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Lottery begs lawmakers not to reduce its authority

ANNAPOLIS — The Maryland State Lottery and Gaming Control Agency is asking lawmakers to kill legislation that would strip the agency of some regulatory authority.

SB 272, cosponsored by more than half of the powerful Senate Budget and Taxation Committee, would prohibit the lottery from selling online versions of its products unless allowed by the General Assembly. Until recently, the agency planned to roll out such a program — dubbed iLottery — but the governor’s office ordered it to stop work on the project after retailers complained.

Jaclyn L. Vincent, the lottery’s director of gaming research and chief of staff to Director Stephen L. Martino, told the Senate panel Wednesday that 13 states have or are considering Internet lottery programs and that reducing the lottery’s authority could hinder future efforts to implement an online lottery program that could generate millions of dollars for the state.

“We completely understand and absolutely agree that the legislature should be involved,” Vincent testified. “The concern is: Making a statutory change creates an inflexible situation for everyone.”

But members of the budget committee were annoyed that the lottery had been poised to launch iLottery — an enormous expansion of gambling, some have said — without direct legislative oversight and without the support of retailers, some of whom receive a commission for acting as agents for the lottery.

“Many of us were blindsided,” said Sen. Nathaniel J. McFadden, a Baltimore Democrat and the committee’s vice chairman. “Those agents are an important part of the communities that we serve.”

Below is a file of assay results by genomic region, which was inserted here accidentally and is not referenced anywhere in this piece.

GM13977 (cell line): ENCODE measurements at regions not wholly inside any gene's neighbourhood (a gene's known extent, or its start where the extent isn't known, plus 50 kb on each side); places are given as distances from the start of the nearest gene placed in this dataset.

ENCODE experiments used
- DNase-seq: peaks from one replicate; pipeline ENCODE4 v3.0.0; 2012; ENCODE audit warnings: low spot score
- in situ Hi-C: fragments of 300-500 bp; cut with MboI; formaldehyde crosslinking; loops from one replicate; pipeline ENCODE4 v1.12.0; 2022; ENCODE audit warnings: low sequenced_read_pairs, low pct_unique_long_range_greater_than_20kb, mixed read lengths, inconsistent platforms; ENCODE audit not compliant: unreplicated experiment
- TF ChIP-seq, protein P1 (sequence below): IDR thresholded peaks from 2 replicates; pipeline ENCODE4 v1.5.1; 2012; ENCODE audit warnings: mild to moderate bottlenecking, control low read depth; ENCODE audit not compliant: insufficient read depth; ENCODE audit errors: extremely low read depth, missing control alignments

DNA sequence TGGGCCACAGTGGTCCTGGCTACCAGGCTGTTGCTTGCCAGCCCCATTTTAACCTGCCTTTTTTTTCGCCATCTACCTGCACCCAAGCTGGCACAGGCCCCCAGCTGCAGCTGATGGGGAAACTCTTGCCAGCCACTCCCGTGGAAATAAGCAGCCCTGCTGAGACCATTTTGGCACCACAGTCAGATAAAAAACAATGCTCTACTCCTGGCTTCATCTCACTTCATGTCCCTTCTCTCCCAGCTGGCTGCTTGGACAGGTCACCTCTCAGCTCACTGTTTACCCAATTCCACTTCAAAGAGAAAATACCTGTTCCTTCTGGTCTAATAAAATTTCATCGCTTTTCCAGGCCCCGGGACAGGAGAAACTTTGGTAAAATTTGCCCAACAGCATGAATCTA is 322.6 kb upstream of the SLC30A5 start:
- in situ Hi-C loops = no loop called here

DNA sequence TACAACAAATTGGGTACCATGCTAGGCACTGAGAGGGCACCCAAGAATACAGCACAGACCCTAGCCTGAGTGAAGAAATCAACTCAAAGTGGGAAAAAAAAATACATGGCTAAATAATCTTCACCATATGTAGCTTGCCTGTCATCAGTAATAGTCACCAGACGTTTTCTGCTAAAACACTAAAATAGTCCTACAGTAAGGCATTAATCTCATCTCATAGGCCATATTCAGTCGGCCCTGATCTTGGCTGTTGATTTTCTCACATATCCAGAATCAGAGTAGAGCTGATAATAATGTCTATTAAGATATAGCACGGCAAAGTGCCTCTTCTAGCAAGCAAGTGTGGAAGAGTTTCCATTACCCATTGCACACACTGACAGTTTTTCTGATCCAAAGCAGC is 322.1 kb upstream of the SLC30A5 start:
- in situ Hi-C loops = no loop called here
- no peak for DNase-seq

Sen. James E. “Ed” DeGrange Sr., D-Anne Arundel, said he was “extremely disappointed” because it did not seem that retailers were heavily involved in developing the Internet program, a sentiment echoed by about a dozen lobbyists and small business owners who testified in favor of SB 272.

Peter Gragnano, who owns a 7-Eleven store in Beltsville, said much of his business stems from people who come to his store to buy a lottery ticket and buy something else while there. So he was dismayed when in a meeting last year it appeared the lottery had already made up its mind on Internet sales.

“The one I was at — they later characterized it as a town hall meeting, but it really wasn’t,” Gragnano said. “It was almost like a sales meeting. … They said they were moving ahead, they didn’t ask any questions.”

The lottery set a record for revenue for the 15th consecutive year in fiscal 2012, selling $1.795 billion worth of tickets. Some 4,200 retailers combined to earn more than $118 million, according to agency figures. But competition from Maryland Live Casino at Arundel Mills mall has hurt ticket sales, endangering the lottery’s record revenue streak. Internet gambling was seen as one way to lift sagging sales, but Gragnano said regulators would damage what made the lottery successful by going online.

“This is going to hit the brick and mortars that put them there where they are,” Gragnano said.

Vincent emphasized that the agency wasn’t moving forward with the project, but wasn’t in a position to answer many questions from lawmakers. Vincent was working in the office of House of Delegates Speaker Michael E. Busch, D-Anne Arundel, last year. Some members of the committee weren’t pleased that Martino, who Vincent said was presiding over a quarterly agency meeting, did not attend Wednesday’s hearing.